Last week – at the 26th of August – BrewDog’s CEO James Watt announced that the Scottish brewery is now the “World’s first carbon negative beer business”.
BrewDog’s Punk IPA is a household name in the craft beer industry, and with an estimated 2019 revenue of 300 million US$, the company is on its way to become a top player in the beer business.
Purpose + Action = Carbon Negative?
BrewDog has always put value on social and environmental impact, and has had one or the other viral PR stunt (take their last fight with Aldi UK as an example) – but becoming a carbon negative business at that scale is an impressive feat.
In 2019, the company emitted 67,951 tons of CO2 – that’s the carbon budget for 34.000 people on earth – so becoming carbon negative and reaching the company’s eventual goal to sequester twice the amount of carbon that they emit isn’t a small feat.
So let’s walk through the 5 steps that BrewDog took in order to reach that goal.
What does carbon negativity mean?
In case you’re not familiar with the concept – carbon negativity means simply that the company now takes more carbon out of the atmosphere than it generates.
This doesn’t mean that the company doesn’t emit any carbon emissions. It simply means that all the carbon emissions are being compensated, or in BrewDogs case, even overcompensated.
Step 1 to Carbon Negativity: Measure your Scope 3 Impact
How can you know if you’re carbon negative? You have to first understand how much carbon you emit, and what your company’s carbon footprint is.
The challenge for BrewDog, and most other companies, are Scope 3 emissions: More than 80% of most companies’ emissions stem from their up- and downstream value chain, and not their own production.
So to accurately assess the carbon footprint, BrewDog had to also measure the footprint of their suppliers. This can be challenging, as they admitted.
Any carbon footprint analysis is based on a number of best estimates and this is not an exact science.
BrewDog Sustainability Report
Step 2: Switch your energy to green energy
This sounds obvious, but it can be harder than you think. Especially manufacturing companies require a lot of energy for their processes.
Green energy has to not only be available, but also be available at competitive prices in order to not put a strain on the business cashflow.
BrewDog managed to switch their main source of energy to wind energy.
All of the electricity used to brew BrewDog beer in the UK comes directly from local wind turbines. Never have we appreciated the Scottish weather more. Our bars are now also powered by wind turbines too.
BrewDog Sustainability Report
Step 3: Recycle and repurpose waste
In any process, there’s waste. And in brewing, there’s a lot of it: Just think of all the grains and water involved along the manufacturing value chain.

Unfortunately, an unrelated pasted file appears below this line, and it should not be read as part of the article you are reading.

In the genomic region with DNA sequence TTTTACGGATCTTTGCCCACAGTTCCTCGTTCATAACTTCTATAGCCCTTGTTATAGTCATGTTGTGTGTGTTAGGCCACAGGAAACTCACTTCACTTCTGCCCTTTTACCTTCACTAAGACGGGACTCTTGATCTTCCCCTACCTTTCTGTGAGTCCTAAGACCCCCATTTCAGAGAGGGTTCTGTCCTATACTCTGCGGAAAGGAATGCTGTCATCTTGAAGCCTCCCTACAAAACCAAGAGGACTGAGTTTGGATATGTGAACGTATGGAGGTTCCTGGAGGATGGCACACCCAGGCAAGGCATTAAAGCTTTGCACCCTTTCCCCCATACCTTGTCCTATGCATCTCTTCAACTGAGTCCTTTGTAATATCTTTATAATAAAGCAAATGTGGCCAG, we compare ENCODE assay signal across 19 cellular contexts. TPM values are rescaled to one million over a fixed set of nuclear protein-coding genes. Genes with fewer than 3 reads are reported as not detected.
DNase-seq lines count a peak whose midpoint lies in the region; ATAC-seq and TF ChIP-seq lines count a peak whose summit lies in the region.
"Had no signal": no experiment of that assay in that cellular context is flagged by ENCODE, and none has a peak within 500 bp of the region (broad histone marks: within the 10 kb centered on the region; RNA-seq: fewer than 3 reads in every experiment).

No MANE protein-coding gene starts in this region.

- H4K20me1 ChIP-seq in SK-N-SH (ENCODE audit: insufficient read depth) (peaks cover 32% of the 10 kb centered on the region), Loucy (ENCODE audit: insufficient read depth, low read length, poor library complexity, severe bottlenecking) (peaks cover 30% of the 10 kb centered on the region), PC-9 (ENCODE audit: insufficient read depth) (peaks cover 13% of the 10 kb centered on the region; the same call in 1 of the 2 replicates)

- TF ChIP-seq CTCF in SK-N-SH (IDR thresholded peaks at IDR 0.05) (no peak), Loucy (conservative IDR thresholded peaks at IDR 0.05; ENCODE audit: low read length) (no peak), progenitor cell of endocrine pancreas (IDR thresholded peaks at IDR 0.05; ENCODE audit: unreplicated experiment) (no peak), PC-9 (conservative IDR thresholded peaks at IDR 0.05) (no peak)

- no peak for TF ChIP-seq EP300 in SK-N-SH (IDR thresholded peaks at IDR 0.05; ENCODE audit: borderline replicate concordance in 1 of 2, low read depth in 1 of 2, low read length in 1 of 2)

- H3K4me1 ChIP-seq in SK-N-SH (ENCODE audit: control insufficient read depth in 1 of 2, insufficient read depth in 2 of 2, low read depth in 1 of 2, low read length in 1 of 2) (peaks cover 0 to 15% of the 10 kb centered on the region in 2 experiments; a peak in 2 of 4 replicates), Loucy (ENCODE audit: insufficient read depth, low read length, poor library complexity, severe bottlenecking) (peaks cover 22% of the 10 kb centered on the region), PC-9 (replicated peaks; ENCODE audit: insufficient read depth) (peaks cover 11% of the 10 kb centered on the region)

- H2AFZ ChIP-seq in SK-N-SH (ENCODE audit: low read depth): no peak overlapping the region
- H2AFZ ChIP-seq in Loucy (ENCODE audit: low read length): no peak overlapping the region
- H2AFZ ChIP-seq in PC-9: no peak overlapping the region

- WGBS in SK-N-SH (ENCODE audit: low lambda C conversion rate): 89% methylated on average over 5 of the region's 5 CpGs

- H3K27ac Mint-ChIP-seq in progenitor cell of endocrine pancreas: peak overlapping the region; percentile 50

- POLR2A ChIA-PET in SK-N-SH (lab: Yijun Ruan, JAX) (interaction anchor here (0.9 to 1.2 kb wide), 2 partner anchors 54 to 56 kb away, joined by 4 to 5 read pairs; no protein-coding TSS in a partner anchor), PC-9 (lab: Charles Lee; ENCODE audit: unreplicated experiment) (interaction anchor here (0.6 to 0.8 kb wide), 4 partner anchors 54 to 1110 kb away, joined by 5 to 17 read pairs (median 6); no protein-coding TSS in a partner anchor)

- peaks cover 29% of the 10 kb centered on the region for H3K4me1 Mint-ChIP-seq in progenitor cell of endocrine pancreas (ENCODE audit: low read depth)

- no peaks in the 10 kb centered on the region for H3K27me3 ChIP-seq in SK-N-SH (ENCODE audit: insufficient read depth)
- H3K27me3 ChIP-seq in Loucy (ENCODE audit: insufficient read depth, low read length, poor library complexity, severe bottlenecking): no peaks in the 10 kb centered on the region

Incorporating methodologies of the circular economy plays an important role in this step – repurpose, reuse, recycle – every little step helps.
Most of these wastes have to be taken into consideration separately, but two things about BrewDogs strategy stood out.
Turn waste water into pure water with an anaerobic digester
Using an anaerobic digester, BrewDog is now turning the waste water from their production processes into clean water and energy. That’s an approach we have seen work in many other businesses, too – one of our clients used an anaerobic digester to turn agricultural waste into energy.
Use CO₂ fermentation to carbonate drinks
Fermentation produces CO₂. BrewDog used that CO₂ to carbonate their beers – a win-win.
One of our clients, Lightweight Containers, approached that problem in a similar fashion: Thanks to an environmental analysis, we identified that 81% of the plastic granules could be reused in the production process. This is not only more sustainable, but also creates actual economic gains.
Step 4: Carbon capture
So far, BrewDog has only reduced emissions. But how do they go beyond that and actually become carbon negative?
For that reason, BrewDog launched the BrewDog forest – they purchased an area in the Scottish highlands that will become a dense forest. Every tree stores CO₂, so by planting more trees, BrewDog can compensate for more CO₂ than the company emits.
With about 2200 acres of land, the company wants to create a biodiverse environment.
Step 5: Build capacity and empower others to drive sustainable change
Capacity building means building competencies and awareness for others to drive sustainable change. It follows the “teach a man to fish” methodology – don’t do it for them, but help them to do it themselves and accelerate the movement.
BrewDog tackles that issue by using their forest to also host workshops and build awareness initiatives to further promote their cause.
You can also find more information and data about their carbon negativity effort in their sustainability report, conducted by Mike Berners-Lee, their scientific advisor.